Two more partners are in trial phase, she says. “We ask these guys to commit to seven-figure sums per year, it’s not a small ask. So you want to try before you buy.” While partners have no say on Tortoise content, the platform will look for common ground. “Whilst they don’t pick the conversations or the topics, we design a series of conversations and ThinkIns that will match their ambitions,” says Vanneck-Smith. “You brief us a bit like you brief an agency and we come back with a series of things we care about in that space.”
She says that the membership scheme she is building at Tortoise is more fundamental than those she oversaw at Rupert Murdoch’s newspaper stable. “In that world the editor is still omnipotent and you have a parent-child relationship…it was a passive relationship,” she says. “Even though I spent 10 years trying to make membership a real thing it was always on the fringes, the benefits that came with a subscription to this product which you loved. The membership was never really a true thing.”
Tortoise will soon uproot to a new newsroom being prepared by Fora in London’s Berners Street. In the spirit of open journalism it will be on the ground-floor and glass-fronted, allowing passers-by to look in on Harding and the team. Its current space has the feel of a private members’ club lounge. “The idea was not to do a shiny floor studio,” says Harding. “You are coming into our newsroom, where we work every day. We’ve rigged it with cameras and audio to make it work.”
Google’s News Innovation Fund has given Tortoise money to develop live video of ThinkIns for members attending remotely via the platform’s app. Soho House is another partner and is staging ThinkIns at its premises around the world. An index business, Tortoise Intelligence, will produce its first global rankings on the theme of preparation for the advent of artificial intelligence. There are even plans for a festival with a series of ThinkIns.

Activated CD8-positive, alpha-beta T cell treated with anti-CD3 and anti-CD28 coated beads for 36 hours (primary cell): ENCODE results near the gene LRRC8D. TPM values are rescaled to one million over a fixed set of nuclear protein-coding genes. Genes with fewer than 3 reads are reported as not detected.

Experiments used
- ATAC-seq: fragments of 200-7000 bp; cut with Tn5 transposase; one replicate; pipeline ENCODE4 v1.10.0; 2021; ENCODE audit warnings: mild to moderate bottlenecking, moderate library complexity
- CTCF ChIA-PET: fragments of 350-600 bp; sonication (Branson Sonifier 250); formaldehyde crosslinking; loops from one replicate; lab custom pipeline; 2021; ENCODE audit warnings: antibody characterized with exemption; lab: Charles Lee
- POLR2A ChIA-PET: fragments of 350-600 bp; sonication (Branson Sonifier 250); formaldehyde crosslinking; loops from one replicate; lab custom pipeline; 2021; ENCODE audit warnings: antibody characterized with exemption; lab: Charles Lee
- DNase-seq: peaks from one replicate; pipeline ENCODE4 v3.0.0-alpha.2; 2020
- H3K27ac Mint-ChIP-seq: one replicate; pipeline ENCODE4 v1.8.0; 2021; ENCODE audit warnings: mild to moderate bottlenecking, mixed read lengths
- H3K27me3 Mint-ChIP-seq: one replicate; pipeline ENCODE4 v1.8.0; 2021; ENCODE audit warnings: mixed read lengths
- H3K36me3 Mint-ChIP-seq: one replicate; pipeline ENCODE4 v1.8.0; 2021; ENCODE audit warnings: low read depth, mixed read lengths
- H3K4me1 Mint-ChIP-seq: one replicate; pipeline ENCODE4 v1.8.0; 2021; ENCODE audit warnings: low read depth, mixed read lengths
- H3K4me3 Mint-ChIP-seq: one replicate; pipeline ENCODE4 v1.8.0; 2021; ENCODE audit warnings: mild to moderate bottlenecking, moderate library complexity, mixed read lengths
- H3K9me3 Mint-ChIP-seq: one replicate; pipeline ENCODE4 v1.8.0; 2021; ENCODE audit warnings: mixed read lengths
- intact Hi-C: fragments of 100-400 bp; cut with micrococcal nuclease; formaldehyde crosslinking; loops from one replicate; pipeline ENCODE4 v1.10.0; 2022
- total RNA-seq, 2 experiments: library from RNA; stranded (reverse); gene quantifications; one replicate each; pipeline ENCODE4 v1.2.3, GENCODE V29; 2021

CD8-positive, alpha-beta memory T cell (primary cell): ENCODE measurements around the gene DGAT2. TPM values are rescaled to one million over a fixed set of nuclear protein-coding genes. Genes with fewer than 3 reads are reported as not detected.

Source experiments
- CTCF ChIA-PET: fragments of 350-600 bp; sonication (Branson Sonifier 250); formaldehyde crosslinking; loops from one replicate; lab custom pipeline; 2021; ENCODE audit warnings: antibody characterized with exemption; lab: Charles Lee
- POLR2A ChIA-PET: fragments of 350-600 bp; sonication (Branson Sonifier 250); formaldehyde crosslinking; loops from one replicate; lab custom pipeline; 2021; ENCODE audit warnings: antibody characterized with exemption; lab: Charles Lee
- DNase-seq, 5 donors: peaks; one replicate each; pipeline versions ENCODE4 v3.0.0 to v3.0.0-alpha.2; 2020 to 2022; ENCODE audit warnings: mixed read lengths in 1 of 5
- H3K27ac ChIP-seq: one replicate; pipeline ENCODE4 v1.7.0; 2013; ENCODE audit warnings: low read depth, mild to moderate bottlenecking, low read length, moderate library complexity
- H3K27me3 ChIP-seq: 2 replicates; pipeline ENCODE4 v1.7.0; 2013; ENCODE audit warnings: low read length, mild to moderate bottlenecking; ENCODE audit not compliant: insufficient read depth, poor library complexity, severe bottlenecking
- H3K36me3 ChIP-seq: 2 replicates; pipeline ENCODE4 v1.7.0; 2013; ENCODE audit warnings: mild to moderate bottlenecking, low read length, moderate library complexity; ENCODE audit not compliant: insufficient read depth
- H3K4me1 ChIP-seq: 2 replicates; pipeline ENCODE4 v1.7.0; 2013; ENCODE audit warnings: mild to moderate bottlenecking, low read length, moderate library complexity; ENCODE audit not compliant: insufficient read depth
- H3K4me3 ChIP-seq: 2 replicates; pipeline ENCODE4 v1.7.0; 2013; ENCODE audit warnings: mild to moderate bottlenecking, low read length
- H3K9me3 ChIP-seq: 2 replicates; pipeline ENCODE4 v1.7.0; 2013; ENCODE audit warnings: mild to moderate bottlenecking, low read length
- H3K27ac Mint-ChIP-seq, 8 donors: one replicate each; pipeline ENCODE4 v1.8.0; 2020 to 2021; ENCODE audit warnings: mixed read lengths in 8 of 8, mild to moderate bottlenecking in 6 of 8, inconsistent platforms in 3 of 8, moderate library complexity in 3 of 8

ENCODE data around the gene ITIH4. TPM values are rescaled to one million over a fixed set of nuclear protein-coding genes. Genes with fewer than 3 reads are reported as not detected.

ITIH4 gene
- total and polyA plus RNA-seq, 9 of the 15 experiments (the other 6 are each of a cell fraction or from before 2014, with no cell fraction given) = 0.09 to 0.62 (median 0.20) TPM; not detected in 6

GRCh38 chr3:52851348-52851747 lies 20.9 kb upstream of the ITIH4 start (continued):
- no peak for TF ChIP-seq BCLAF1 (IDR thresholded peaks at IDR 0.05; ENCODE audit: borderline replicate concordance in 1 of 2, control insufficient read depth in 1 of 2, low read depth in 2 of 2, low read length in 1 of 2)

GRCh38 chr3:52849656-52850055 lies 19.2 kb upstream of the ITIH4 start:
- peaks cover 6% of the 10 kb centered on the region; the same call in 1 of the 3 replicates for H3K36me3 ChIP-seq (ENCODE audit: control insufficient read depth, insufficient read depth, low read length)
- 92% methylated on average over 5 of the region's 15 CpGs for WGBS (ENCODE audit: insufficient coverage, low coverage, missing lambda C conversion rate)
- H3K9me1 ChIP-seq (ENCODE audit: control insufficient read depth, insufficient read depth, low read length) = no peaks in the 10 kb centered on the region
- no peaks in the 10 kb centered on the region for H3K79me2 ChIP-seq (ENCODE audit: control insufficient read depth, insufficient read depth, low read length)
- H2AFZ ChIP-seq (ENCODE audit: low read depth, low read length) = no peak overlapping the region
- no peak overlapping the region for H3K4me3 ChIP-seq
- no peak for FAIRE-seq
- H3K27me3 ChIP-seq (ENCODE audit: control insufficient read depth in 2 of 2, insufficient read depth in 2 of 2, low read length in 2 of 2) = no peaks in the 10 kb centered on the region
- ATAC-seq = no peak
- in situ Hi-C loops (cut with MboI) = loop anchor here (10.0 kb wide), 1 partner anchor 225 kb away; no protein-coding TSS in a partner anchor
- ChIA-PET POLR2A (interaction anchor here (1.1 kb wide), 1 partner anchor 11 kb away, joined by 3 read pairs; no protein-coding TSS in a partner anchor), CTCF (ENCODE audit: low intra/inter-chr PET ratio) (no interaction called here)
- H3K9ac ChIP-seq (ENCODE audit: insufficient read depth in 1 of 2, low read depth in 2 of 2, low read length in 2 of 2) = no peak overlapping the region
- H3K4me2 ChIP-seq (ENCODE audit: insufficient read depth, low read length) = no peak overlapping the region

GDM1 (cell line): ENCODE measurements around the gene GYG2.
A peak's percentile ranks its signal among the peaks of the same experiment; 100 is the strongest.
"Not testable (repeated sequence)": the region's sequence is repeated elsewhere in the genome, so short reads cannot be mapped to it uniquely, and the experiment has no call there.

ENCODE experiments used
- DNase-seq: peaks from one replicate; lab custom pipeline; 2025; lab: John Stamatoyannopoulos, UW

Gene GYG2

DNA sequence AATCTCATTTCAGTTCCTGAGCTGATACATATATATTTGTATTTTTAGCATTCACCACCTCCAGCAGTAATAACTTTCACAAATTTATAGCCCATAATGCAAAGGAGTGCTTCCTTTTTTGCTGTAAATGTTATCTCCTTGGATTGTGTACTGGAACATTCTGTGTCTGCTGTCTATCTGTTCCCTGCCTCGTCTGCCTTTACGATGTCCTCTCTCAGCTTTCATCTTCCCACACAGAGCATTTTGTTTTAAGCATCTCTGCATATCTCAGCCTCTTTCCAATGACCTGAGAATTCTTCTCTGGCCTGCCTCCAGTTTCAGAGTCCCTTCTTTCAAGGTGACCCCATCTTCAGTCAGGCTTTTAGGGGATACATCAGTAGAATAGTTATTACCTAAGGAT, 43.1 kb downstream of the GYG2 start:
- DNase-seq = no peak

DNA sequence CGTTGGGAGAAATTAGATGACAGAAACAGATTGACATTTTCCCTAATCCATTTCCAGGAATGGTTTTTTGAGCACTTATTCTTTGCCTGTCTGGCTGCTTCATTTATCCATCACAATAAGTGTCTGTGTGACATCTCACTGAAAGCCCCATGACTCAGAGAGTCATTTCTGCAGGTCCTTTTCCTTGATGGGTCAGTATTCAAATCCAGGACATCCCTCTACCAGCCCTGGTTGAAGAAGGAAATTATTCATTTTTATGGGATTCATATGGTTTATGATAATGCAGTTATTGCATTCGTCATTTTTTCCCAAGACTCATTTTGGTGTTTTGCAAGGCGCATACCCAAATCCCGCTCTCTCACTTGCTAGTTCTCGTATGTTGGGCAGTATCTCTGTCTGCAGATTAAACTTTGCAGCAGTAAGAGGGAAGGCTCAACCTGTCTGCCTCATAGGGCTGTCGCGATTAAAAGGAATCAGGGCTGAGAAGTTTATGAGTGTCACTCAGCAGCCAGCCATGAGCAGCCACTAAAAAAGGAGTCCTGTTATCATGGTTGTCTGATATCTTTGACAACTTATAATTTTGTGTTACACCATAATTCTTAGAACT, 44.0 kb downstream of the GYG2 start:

Ultimately the success of Tortoise will be determined by the strength and impact of its content. That in turn will be determined by the diversity and expertise of the audience that sustains it, Harding believes. “What we know and [our] access to information is born of our membership, which makes it incredibly important that we reach out to a really wide membership of different experiences.” Vanneck-Smith agrees: “We have got to make sure that we are different in our socio-economic diversity and we have as many milkmen and nurses as journalists.”
If Tortoise is to win out, it must look beyond the media bubble to a global membership that can act as its sources and ambassadors. Vanneck-Smith is under no illusions about this. “In journalism circles people know of Tortoise because of James, and the list of names (on the staﬀ). But in the big wide world we are a tiny, piddly start-up that very few people will have heard of.”
Yet, as the fabled experience of Aesop’s hare teaches us, the race is not always for the swift…
Ian Burrell's column, The News Business, is published on The Drum each Thursday. Follow Ian on Twitter @iburrell